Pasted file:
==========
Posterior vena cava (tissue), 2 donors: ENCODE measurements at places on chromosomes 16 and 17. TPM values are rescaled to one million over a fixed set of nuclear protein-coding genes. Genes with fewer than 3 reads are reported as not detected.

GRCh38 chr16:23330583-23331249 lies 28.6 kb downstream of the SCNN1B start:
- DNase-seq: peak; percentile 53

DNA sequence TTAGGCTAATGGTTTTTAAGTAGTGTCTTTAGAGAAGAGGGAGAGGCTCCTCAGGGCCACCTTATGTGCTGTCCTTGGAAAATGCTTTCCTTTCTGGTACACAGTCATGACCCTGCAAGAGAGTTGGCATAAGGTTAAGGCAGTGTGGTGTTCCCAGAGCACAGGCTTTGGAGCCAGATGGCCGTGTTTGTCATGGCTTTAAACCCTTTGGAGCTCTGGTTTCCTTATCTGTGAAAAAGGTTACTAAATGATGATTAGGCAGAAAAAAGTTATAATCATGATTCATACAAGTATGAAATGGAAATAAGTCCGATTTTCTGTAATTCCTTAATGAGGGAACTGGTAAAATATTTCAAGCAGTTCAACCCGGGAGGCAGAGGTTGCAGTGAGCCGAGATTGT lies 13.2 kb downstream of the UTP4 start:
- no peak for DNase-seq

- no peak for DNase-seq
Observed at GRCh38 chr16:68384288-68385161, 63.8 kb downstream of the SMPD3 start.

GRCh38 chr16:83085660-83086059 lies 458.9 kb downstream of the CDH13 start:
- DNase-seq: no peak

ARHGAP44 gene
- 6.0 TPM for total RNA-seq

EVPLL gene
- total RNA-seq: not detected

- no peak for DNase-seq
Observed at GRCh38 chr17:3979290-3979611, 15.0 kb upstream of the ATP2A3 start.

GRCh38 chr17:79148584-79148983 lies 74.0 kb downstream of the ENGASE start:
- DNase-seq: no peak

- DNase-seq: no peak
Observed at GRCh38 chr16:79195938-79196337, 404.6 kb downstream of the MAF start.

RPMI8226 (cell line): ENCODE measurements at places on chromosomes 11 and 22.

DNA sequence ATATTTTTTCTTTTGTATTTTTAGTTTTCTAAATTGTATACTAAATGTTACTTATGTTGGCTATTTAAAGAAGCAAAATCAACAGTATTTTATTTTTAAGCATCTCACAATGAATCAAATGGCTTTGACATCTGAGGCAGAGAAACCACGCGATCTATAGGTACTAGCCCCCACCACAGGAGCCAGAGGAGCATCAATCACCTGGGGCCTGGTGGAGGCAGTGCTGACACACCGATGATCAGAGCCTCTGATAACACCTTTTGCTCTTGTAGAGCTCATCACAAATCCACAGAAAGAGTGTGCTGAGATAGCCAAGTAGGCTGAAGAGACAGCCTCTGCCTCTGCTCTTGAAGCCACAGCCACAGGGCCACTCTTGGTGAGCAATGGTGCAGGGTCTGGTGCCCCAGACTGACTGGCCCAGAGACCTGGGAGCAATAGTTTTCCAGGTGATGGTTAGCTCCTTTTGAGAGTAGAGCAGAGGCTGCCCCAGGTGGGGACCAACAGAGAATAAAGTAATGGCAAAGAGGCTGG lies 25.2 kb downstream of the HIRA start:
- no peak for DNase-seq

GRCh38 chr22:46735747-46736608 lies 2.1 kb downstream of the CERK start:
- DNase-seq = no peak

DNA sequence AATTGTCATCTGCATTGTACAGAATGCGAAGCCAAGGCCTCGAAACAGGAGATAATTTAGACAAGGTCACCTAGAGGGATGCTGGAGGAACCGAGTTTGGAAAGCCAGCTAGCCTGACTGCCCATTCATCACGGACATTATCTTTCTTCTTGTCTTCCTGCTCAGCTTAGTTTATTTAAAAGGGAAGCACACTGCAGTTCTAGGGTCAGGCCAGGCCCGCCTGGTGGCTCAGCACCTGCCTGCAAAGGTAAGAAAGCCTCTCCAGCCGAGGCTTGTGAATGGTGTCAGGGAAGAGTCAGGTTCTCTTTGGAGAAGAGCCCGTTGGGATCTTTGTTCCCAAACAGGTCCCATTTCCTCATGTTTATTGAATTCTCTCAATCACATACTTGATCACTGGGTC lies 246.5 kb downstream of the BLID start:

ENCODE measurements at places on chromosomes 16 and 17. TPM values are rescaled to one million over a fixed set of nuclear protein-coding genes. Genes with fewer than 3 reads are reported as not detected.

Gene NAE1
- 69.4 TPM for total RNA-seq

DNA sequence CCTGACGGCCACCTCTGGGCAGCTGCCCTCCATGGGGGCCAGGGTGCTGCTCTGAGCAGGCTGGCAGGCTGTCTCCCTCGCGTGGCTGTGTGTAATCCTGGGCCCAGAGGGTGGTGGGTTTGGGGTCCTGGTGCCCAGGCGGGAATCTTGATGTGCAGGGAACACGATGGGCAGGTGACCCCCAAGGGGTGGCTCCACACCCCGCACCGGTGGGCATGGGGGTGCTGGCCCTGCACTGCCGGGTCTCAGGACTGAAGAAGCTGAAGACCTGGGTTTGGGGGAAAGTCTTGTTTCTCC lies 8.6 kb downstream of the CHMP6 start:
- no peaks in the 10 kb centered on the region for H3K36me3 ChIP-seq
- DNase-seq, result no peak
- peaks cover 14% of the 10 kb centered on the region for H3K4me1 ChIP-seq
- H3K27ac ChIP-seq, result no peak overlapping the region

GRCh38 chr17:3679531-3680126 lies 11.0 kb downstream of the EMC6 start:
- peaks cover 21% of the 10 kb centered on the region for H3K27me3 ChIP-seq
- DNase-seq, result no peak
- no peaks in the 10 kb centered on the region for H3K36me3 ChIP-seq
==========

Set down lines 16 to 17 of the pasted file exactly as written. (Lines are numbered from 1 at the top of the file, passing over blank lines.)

GRCh38 chr17:79148584-79148983 lies 74.0 kb downstream of the ENGASE start:
- DNase-seq: no peak